Exercise Response in Young Women with Borderline Hypertension: MATERIAL AND METHODS

29 Mar
2011

Study Population

One hundred fifty-seven females, mean age 19 ±3 years (range, 16 to 29 years), with BH were referred to us during the period 1965 to 1985. Blood pressure >=140/90 mm Hg was measured on no less than three occasions in each patient prior to referral, and secondary hypertension was excluded. There were no cases of congenital or rheumatic heart disease or cardiomyopathy. There were 98 (62.4 percent) asymptomatic patients, and 59 (37.6 percent) who reported various physical symptoms, the most common being exertional or nonexertional headache, dizziness, fatigue, and palpitations. In addition, 105 healthy, asymptomatic females of similar age, referred within the frame of screening in the general population, not for medical reasons, served as a control group. Mean height was similar in BH patients and controls: 165 ±7 cm and 164 ±5 cm, respectively (NS). However, BH patients were more obese: mean weight was 66.8 ± 15.1 kg and 57.9 ±7.0 kg, respectively (p<0.001). A family history of hypertension was more frequent in BH patients than in the controls: 45.9 percent and 16.8 percent, respectively (p<0.0001). Detailed individual case histories were recorded; each patient underwent a thorough physical examination, resting 12-lead electrocardiography (ECG), and a cycloergometric test.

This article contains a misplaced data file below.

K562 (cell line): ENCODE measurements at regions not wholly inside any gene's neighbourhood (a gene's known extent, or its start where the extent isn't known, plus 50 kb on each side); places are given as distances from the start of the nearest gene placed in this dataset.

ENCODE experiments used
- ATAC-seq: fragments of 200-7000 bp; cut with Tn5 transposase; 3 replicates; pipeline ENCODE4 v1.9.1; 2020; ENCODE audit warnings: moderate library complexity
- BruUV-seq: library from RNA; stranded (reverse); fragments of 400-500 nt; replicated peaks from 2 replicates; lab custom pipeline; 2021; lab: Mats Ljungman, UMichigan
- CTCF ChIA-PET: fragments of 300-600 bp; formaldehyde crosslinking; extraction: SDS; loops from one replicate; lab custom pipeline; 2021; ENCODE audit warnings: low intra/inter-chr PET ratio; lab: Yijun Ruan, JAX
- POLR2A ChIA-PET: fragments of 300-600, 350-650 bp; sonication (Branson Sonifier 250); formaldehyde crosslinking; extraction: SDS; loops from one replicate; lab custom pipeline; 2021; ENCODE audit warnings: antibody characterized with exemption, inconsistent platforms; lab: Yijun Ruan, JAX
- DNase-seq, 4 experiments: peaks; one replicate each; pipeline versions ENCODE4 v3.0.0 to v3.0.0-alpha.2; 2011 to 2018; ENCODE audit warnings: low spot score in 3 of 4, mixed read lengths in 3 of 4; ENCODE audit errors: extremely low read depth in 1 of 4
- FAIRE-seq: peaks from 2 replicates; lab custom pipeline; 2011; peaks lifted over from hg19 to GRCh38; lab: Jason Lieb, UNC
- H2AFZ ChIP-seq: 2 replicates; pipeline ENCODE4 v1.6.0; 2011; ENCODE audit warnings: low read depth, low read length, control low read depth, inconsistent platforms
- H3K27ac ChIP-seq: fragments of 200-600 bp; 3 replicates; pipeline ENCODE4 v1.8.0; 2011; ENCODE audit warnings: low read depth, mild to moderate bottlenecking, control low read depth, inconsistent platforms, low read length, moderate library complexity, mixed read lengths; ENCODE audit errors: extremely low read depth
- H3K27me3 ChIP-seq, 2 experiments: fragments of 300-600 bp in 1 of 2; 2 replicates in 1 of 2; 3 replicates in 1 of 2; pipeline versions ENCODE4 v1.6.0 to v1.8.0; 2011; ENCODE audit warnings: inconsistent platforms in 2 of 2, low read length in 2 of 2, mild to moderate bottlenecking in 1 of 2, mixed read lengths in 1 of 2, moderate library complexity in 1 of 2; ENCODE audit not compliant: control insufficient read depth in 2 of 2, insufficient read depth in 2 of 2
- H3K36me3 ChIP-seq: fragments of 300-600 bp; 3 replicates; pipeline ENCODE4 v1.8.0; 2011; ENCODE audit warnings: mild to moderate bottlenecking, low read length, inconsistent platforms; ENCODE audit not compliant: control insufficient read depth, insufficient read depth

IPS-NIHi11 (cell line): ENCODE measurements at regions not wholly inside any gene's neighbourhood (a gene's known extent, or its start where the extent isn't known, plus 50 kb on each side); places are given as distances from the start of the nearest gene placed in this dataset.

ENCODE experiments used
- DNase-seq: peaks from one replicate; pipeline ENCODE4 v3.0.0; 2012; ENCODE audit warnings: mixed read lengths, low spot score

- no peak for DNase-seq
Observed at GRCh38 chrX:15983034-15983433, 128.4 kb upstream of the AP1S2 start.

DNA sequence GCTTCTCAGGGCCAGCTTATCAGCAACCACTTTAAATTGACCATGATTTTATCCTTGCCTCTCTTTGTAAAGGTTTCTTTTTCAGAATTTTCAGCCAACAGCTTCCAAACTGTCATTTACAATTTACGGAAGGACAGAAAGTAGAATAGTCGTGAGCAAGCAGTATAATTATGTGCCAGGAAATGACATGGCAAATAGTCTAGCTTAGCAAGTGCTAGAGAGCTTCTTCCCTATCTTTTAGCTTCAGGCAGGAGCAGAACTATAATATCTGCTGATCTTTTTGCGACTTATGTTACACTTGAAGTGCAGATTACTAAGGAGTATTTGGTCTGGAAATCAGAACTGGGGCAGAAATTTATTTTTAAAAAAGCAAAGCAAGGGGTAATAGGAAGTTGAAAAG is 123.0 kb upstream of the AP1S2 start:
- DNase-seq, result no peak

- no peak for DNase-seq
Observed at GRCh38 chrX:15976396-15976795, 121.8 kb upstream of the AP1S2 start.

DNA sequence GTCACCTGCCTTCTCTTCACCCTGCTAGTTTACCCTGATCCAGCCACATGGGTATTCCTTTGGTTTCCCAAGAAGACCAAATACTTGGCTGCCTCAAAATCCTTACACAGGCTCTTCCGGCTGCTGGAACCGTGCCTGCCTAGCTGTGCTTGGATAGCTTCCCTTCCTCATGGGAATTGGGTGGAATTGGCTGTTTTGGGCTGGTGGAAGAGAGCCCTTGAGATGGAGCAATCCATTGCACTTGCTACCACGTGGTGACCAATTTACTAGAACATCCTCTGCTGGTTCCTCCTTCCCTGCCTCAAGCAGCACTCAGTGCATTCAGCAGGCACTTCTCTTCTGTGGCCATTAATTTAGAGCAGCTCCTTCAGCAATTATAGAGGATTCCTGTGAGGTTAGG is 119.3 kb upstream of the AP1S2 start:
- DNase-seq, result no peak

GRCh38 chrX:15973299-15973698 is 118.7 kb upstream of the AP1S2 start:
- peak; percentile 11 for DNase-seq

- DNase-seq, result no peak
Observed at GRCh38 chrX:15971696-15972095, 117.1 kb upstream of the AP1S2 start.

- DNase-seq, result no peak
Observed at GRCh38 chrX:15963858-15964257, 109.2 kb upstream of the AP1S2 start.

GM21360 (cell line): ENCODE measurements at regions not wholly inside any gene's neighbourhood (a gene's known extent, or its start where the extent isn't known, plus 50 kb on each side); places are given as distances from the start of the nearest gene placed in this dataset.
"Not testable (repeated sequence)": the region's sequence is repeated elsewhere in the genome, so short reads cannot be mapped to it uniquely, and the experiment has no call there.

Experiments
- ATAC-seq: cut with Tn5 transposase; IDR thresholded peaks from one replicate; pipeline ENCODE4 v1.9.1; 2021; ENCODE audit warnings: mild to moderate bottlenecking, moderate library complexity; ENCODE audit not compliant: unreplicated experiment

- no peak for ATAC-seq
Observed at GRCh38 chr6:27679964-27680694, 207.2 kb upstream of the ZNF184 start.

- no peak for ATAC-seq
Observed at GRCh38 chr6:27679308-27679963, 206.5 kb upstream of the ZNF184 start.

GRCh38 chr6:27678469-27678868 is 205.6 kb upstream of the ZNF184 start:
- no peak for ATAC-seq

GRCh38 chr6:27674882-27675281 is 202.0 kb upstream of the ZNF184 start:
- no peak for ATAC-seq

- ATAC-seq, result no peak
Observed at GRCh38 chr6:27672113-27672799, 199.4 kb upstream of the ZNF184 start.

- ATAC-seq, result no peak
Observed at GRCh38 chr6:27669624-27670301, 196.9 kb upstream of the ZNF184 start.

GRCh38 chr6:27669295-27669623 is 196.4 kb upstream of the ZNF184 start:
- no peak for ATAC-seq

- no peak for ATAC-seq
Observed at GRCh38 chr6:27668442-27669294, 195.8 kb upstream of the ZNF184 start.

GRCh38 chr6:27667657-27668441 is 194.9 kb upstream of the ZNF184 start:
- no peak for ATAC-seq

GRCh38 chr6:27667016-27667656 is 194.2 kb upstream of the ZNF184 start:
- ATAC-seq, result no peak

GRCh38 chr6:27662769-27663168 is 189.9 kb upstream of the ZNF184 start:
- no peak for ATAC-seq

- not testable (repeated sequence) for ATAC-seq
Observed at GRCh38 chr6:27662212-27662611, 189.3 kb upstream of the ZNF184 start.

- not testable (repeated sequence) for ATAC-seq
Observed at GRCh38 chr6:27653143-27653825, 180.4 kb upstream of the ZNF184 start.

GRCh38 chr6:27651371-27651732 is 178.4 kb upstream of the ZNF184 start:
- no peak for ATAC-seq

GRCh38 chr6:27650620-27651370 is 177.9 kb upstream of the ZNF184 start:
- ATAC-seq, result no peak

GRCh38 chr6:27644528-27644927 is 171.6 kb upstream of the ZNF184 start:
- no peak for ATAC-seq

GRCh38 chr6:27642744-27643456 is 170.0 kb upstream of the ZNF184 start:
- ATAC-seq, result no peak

Exercise Testing

The ergometric test was performed on a mechanically braked bicycle ergometer (Monark), following our previously described protocol. All patients underwent a near-maximal test (85 percent of predicted maximal heart rate according to age) based on progressively increasing intermittent workloads, each of five min­utes’ duration. The initial work load was 50 W. Blood pressure was measured at rest, in the supine and upright positions, at the precise termination of each workload, and during the recovery period. Resting blood pressure levels were measured using a conventional cuffsphygmomanometer. This was carried out in a quiet room, at a comfortable temperature, after the patients had rested for five minutes. They were instructed not to eat or smoke for 30 minutes prior to examination, according to the recommendations of the Special Task Force appointed by the American Heart Association. All patients were informed that the exercise test was a routine procedure. The ECG was monitored continually; heart rate was assessed by means of the ECG tracings.
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Statistical Analysis

All results are expressed as mean±SD. The Students t test was used to examine differences between groups and p values of less than 0.05 were considered significant.

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